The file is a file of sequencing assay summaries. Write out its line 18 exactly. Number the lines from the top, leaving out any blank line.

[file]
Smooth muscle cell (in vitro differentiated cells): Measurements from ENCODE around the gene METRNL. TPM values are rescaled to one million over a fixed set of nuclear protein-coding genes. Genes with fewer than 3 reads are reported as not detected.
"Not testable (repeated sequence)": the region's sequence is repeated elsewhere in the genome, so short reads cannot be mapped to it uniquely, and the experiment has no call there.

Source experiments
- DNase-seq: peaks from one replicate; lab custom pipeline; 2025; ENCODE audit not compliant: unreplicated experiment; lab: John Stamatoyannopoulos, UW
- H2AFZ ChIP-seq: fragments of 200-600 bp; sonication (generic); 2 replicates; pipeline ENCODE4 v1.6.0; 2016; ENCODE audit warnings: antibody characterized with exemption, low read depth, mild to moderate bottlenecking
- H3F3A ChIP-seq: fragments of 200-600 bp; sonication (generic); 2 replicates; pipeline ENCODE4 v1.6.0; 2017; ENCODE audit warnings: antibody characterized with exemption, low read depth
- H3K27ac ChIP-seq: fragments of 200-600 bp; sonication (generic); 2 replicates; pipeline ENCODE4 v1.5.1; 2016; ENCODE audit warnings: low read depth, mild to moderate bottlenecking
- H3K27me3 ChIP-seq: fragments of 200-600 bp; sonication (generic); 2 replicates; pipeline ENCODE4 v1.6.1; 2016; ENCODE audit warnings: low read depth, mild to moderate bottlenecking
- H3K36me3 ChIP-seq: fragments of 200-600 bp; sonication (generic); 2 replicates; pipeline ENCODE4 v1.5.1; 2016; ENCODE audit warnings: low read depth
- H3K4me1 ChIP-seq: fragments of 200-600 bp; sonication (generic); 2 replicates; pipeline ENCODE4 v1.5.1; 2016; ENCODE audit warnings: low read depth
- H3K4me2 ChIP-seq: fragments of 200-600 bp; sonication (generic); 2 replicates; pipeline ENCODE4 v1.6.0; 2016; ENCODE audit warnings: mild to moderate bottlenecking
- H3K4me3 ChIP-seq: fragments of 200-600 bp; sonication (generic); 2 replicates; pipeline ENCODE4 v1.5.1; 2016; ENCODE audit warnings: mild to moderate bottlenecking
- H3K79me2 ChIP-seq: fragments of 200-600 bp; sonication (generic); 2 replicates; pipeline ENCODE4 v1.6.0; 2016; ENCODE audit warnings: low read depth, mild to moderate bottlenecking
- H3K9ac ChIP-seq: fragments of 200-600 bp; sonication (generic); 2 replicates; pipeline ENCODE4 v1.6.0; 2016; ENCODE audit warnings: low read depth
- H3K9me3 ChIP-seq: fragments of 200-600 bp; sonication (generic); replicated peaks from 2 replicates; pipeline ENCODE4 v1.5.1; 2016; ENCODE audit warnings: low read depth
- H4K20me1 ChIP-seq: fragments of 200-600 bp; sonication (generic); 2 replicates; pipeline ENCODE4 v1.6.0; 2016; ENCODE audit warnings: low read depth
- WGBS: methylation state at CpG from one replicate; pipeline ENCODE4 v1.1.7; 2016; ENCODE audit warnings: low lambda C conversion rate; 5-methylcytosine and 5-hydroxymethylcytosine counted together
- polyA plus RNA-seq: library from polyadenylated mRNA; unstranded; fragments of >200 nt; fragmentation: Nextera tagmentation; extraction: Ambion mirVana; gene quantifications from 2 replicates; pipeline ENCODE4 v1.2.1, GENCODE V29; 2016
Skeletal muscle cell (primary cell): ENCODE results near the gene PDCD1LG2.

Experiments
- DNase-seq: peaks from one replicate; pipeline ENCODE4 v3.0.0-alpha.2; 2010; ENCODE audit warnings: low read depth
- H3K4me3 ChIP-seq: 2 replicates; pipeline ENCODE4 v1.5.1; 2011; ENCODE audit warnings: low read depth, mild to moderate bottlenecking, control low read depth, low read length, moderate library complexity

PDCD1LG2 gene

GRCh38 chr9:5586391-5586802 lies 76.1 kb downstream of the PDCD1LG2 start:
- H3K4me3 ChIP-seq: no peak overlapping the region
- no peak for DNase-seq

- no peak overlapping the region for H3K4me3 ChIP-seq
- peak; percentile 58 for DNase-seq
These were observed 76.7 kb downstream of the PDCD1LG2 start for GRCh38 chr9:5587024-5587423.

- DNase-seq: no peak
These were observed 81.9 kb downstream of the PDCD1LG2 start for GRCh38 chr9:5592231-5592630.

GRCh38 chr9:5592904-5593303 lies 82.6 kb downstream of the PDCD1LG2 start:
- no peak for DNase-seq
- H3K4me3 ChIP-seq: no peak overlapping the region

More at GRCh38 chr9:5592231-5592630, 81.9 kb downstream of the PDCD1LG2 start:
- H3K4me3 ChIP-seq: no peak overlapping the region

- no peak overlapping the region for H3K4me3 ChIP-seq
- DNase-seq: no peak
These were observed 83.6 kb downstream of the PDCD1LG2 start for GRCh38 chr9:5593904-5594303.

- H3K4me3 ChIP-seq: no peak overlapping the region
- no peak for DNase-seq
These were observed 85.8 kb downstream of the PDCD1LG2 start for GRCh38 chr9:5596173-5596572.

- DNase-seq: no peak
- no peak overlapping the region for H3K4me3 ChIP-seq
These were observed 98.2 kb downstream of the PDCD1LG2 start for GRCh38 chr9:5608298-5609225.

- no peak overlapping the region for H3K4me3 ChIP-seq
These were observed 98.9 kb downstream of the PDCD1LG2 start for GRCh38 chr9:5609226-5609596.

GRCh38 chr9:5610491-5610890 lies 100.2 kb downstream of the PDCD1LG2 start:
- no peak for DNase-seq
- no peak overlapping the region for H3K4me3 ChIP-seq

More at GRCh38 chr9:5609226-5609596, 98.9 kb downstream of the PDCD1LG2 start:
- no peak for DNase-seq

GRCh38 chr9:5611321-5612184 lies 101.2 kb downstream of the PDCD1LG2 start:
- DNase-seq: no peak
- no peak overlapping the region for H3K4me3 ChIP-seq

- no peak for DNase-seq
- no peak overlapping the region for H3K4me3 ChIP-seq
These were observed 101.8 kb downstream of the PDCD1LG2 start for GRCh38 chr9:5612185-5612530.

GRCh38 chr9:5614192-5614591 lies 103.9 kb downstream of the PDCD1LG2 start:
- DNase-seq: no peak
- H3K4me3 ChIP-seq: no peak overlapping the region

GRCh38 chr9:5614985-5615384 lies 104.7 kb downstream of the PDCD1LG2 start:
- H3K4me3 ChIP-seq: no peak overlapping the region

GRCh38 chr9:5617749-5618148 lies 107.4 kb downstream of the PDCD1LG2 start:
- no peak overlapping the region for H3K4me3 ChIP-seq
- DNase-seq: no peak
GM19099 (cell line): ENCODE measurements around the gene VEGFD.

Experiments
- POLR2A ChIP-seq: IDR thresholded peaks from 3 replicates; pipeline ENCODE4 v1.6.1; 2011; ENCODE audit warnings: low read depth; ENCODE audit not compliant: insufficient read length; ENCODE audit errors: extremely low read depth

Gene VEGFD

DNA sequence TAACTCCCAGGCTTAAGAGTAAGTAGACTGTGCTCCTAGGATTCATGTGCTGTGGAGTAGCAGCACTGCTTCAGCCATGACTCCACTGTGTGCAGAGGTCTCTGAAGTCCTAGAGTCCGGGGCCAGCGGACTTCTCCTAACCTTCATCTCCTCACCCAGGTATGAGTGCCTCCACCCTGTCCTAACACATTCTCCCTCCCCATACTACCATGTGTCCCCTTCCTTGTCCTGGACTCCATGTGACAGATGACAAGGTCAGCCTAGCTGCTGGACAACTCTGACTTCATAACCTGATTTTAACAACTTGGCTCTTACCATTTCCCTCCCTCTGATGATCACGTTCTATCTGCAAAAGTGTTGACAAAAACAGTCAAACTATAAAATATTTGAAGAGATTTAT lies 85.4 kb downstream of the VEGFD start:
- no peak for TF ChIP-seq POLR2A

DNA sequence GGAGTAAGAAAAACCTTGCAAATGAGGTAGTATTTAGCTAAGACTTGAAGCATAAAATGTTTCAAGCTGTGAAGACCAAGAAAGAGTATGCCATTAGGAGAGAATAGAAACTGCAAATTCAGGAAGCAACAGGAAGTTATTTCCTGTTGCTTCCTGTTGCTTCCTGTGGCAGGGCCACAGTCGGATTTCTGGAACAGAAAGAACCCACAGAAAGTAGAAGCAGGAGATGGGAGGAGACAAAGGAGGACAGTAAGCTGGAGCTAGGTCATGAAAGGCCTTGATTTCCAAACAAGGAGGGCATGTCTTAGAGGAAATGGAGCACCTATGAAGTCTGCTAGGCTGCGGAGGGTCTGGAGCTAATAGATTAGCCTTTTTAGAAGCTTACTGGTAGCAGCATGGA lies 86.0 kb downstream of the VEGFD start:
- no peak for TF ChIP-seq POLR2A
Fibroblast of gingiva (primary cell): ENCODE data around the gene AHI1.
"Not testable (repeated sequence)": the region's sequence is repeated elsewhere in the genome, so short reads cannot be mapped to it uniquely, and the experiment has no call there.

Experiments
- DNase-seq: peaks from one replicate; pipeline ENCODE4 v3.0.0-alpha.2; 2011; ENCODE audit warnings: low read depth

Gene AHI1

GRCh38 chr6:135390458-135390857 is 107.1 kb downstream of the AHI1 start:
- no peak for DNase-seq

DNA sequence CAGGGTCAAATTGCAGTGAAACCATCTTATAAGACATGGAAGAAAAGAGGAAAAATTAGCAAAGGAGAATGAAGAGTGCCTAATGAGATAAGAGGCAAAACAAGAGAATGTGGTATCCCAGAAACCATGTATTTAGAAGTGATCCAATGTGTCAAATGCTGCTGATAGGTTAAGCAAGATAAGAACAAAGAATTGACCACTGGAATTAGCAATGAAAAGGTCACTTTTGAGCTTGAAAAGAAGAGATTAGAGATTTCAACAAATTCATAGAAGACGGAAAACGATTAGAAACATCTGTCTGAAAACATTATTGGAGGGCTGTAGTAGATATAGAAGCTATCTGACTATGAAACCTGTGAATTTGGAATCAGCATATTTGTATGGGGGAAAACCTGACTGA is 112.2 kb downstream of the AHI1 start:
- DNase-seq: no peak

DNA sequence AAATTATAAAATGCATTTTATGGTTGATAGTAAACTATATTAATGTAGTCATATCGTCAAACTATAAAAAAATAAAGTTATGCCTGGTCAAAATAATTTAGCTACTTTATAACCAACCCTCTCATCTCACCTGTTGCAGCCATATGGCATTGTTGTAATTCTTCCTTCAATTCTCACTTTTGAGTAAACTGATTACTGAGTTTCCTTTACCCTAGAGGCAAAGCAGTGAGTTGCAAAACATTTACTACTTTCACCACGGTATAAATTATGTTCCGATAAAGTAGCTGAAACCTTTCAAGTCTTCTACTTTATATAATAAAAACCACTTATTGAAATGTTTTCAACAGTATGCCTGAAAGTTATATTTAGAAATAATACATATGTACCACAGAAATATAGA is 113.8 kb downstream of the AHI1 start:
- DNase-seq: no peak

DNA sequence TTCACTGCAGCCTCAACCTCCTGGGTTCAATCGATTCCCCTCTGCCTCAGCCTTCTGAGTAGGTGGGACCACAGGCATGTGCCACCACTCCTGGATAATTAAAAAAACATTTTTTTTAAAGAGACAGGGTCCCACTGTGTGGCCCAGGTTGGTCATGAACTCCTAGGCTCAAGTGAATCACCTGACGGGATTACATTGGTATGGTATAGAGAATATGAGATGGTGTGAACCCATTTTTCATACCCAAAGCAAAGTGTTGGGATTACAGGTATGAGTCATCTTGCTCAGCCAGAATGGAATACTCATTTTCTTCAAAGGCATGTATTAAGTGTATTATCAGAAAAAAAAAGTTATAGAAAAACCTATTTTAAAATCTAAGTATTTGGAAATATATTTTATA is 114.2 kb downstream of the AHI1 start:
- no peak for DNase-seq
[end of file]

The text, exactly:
- polyA plus RNA-seq: library from polyadenylated mRNA; unstranded; fragments of >200 nt; fragmentation: Nextera tagmentation; extraction: Ambion mirVana; gene quantifications from 2 replicates; pipeline ENCODE4 v1.2.1, GENCODE V29; 2016